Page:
These tumors account for 10% to 20% of all CNS tumors in children. There are no predisposing factors known. Traditionally, brainstem tumors have been divided into four categories: diffuse, focal, exophytic and cervicomedullary. Tumors in the last group tend to be more similar to intramedullary spinal-cord tumors. Diffuse brainstem gliomas represent the typical brainstem tumor (Chapter 2, Fig. 20). These tumors typically arise in young children, between the ages of 5 and 10 years. The
presentation is subacute, with cranial nerve palsies and long-tract signs such as gait instability and weakness. These tumors seem to be centered in the pons and enlarge the entire brainstem.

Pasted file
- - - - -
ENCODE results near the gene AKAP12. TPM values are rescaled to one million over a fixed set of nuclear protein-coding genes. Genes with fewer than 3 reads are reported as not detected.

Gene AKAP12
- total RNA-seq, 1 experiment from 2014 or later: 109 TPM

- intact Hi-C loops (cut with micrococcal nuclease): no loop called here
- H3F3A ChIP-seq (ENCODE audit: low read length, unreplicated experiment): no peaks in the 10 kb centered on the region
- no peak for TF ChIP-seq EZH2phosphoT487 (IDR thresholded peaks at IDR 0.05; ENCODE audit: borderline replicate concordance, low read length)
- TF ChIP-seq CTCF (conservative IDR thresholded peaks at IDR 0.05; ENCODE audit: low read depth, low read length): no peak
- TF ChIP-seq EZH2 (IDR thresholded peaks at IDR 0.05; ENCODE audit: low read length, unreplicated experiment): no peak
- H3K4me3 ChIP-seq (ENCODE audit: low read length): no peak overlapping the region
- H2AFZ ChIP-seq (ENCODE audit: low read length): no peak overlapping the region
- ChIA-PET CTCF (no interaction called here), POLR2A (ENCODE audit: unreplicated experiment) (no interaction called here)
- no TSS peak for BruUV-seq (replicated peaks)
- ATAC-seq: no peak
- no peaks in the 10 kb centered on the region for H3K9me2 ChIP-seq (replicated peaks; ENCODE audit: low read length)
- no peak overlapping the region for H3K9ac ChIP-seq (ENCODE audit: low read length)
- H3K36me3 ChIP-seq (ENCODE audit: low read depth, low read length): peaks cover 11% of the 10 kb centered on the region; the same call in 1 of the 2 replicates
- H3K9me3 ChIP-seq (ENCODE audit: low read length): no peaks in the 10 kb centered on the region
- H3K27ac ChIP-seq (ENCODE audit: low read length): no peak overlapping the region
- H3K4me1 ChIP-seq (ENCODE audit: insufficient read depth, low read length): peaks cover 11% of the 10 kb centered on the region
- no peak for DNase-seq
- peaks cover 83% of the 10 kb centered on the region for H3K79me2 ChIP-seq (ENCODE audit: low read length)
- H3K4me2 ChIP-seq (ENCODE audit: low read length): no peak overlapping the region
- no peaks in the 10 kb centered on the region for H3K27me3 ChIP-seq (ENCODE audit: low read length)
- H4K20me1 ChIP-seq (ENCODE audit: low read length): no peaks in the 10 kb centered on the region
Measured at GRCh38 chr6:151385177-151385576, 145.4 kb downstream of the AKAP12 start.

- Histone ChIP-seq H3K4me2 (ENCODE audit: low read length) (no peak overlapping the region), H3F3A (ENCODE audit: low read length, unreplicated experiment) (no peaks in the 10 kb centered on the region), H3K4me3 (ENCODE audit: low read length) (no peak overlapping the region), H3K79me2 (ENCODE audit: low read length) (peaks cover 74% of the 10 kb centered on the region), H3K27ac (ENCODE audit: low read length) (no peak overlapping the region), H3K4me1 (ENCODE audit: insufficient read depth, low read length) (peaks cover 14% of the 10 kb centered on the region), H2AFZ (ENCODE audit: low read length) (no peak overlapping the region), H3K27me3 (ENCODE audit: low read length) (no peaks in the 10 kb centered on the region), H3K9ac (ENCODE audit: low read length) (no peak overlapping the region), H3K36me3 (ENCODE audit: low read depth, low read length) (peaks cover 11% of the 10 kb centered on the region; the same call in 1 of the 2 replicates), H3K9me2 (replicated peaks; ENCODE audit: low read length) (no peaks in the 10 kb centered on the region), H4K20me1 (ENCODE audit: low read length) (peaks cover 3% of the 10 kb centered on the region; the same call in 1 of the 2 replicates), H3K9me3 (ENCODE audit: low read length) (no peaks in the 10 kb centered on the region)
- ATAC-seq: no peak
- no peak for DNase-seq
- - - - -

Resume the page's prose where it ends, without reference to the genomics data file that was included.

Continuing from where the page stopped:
Focal tumors of the brainstem can occur in any location and are associated with either no symptoms or slowly progressive symptoms. One type of tumor in this category is the tectal glioma. It typically appears as a localized nonenhancing mass involving the tectum of the midbrain. They often present with hydrocephalus secondary to obstruction of the aqueduct of Sylvius rather than focal neurological symptoms. Biopsy of these lesions is not required if the imaging findings are classic. Focal tumors in other locations in the brainstem can be a number of different pathologies such as low-grade astrocytomas, pilocytic astrocytomas, gangliogliomas and gangliocytomas.
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